Even though rPET containers have long ceased to be a niche phenomenon, they do still meet with occasional misgivings. In order to eliminate these once and for all, a Krones team of experts conducted a scientific series of trials. They analysed various virgin materials and recyclates in regard to their processability, quality and food safety, to mention just some of the properties tested. You can find the results in a free white paper. But let me warn you: Once you’ve read it, there are hardly any reasons left not to switch to rPET!

    Image 30563
    Produced on a high-speed ErgoBloc L system: the rPET bottles from Ice River Springs

    Number 2: Plastic-free secondary packaging

    Target: By 2022, Krones will offer alternative secondary-packaging solutions containing no single-use plastics whatsoever for all multipack formats in common use.

    As things stand at present, packs of cans or PET bottles are frequently wrapped in shrink-film or packed with plastic rings that hold them together. Bans have already been imposed on the latter in various regions near the coast because they pose a hazard for wild animals if they are not properly disposed of and end up in our natural environment.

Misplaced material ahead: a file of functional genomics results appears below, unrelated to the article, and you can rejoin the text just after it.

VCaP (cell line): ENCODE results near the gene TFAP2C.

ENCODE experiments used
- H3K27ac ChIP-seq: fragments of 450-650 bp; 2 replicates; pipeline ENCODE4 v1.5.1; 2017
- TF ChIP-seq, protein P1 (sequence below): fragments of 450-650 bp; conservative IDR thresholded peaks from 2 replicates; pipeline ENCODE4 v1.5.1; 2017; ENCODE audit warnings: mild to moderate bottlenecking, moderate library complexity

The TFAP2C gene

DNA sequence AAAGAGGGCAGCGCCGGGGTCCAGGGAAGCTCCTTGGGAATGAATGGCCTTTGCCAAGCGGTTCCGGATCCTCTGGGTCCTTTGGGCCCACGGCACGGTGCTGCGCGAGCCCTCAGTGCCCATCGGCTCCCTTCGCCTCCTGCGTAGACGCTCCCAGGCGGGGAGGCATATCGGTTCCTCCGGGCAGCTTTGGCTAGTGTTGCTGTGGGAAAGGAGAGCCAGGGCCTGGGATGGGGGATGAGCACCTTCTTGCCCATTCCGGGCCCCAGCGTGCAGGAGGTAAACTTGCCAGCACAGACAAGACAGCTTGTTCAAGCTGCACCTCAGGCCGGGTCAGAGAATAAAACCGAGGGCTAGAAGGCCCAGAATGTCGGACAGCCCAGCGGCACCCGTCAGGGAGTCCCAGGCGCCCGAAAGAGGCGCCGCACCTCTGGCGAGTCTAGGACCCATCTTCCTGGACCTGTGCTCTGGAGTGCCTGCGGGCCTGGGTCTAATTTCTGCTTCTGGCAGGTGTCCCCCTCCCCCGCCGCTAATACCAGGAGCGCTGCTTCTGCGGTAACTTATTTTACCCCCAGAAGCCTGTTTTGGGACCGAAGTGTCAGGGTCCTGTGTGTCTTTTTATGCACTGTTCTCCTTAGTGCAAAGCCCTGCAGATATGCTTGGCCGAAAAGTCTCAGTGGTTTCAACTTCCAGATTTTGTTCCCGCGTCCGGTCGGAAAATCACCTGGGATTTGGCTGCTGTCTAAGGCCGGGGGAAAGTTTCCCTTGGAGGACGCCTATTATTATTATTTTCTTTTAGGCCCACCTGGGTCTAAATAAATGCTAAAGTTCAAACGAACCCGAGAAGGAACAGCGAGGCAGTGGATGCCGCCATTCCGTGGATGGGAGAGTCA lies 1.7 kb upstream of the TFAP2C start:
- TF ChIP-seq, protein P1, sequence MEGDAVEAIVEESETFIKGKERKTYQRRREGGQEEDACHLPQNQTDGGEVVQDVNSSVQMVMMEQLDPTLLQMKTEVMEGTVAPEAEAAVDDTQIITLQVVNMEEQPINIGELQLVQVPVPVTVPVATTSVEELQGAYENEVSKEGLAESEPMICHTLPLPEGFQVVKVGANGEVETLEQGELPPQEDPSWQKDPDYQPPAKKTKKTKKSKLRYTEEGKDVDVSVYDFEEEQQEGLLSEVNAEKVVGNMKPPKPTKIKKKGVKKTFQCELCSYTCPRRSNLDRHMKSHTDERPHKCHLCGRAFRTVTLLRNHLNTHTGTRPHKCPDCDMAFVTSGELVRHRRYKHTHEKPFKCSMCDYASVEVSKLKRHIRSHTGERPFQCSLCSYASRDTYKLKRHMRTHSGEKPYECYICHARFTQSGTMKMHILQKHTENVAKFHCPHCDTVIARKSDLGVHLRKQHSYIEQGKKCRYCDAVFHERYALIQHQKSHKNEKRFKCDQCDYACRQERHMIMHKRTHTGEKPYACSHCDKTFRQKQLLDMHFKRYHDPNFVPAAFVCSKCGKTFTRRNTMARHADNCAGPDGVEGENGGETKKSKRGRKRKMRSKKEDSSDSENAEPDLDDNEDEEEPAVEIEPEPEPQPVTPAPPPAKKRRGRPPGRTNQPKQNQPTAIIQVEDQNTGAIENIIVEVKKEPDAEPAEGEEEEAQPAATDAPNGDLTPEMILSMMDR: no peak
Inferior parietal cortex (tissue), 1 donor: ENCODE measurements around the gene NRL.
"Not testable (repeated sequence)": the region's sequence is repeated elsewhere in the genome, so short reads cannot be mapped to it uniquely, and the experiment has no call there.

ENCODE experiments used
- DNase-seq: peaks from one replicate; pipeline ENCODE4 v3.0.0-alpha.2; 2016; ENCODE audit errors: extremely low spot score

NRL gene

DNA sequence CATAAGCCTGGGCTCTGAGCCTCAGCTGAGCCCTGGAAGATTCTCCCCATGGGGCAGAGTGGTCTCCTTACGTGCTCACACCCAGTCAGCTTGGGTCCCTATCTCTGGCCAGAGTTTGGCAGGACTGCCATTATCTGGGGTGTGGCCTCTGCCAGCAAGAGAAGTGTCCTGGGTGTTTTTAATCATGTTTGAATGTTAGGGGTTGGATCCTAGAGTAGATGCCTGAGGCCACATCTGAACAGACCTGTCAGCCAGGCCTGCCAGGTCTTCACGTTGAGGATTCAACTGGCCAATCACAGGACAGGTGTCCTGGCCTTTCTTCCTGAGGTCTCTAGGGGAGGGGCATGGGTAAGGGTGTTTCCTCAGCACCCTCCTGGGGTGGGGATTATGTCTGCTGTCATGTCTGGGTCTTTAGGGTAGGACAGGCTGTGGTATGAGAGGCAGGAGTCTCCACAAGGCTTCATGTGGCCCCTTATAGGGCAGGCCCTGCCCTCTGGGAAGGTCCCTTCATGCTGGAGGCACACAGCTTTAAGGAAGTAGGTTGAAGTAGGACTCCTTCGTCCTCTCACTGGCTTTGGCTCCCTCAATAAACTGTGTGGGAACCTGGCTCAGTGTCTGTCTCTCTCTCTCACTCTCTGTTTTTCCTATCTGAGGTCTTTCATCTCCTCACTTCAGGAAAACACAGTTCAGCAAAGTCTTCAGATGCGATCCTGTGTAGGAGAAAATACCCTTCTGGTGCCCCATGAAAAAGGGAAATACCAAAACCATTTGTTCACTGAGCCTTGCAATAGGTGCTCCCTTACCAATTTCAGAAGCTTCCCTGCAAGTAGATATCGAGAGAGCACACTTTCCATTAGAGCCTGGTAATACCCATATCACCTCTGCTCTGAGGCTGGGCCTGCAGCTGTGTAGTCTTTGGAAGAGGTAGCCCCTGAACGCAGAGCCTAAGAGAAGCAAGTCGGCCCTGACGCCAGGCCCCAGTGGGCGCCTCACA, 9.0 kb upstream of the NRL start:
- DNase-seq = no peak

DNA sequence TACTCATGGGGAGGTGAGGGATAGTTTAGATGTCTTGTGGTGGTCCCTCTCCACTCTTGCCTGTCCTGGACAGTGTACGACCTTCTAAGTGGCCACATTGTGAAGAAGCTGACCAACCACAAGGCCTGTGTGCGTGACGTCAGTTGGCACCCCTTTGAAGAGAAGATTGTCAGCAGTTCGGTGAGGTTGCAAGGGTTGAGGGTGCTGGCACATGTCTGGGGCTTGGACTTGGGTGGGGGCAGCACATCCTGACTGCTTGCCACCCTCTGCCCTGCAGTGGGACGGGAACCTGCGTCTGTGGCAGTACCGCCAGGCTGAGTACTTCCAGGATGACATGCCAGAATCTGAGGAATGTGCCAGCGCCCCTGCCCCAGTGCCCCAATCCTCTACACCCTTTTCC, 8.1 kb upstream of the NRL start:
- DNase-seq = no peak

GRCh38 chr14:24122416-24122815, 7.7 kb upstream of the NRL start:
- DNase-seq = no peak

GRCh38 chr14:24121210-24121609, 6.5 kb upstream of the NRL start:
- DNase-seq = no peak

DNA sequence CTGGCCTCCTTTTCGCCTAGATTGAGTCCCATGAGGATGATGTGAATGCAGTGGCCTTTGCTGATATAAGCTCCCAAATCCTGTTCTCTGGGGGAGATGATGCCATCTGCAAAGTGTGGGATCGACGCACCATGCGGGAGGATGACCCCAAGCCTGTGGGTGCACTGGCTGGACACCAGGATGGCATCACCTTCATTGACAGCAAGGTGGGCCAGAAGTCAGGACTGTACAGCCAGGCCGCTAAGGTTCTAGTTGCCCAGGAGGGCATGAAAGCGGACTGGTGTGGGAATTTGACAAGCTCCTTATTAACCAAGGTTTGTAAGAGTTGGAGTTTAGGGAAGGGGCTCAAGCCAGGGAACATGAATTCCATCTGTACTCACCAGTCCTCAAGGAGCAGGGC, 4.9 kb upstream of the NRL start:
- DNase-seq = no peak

The LitePac Top from Krones constitutes an eco-friendly alternative to both of the above-mentioned types of packaging. It consists of a paperboard clip, which needs less material and less energy for its production than shrink-film and can be made of recycled material. In order to cover as many different applications as possible, further variants have been added to the LitePac Top series since it was introduced.

    Image 30564
    In 2021, Mahou San Miguel switched from plastic rings to LitePac Top for several of its brands.

    Number 3: Support for recyclable-packaging design

    Target: Krones uses its technological expertise to support clients in designing forms of packaging that are optimally suited for recycling.

    A packaging’s sustainability always starts with its design because factors like a material’s colour may impact the quality of the recycled material. And the ecological advantage of using recyclates can be nullified if a packaging contains more material than actually needed for its function. Krones has a dedicated team of specialists who are available to answer all these questions relating to Design from Recycling and Design for Recycling: These experts’ tasks include the development of material-economical and recyclable packaging – either on a customer’s request or also for in-house research.